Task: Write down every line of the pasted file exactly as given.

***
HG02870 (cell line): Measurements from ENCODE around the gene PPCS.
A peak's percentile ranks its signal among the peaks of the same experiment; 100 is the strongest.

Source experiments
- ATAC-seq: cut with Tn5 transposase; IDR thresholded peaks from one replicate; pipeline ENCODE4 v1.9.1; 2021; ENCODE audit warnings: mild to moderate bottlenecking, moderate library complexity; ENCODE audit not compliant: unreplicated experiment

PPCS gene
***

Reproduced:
HG02870 (cell line): Measurements from ENCODE around the gene PPCS.
A peak's percentile ranks its signal among the peaks of the same experiment; 100 is the strongest.

Source experiments
- ATAC-seq: cut with Tn5 transposase; IDR thresholded peaks from one replicate; pipeline ENCODE4 v1.9.1; 2021; ENCODE audit warnings: mild to moderate bottlenecking, moderate library complexity; ENCODE audit not compliant: unreplicated experiment

PPCS gene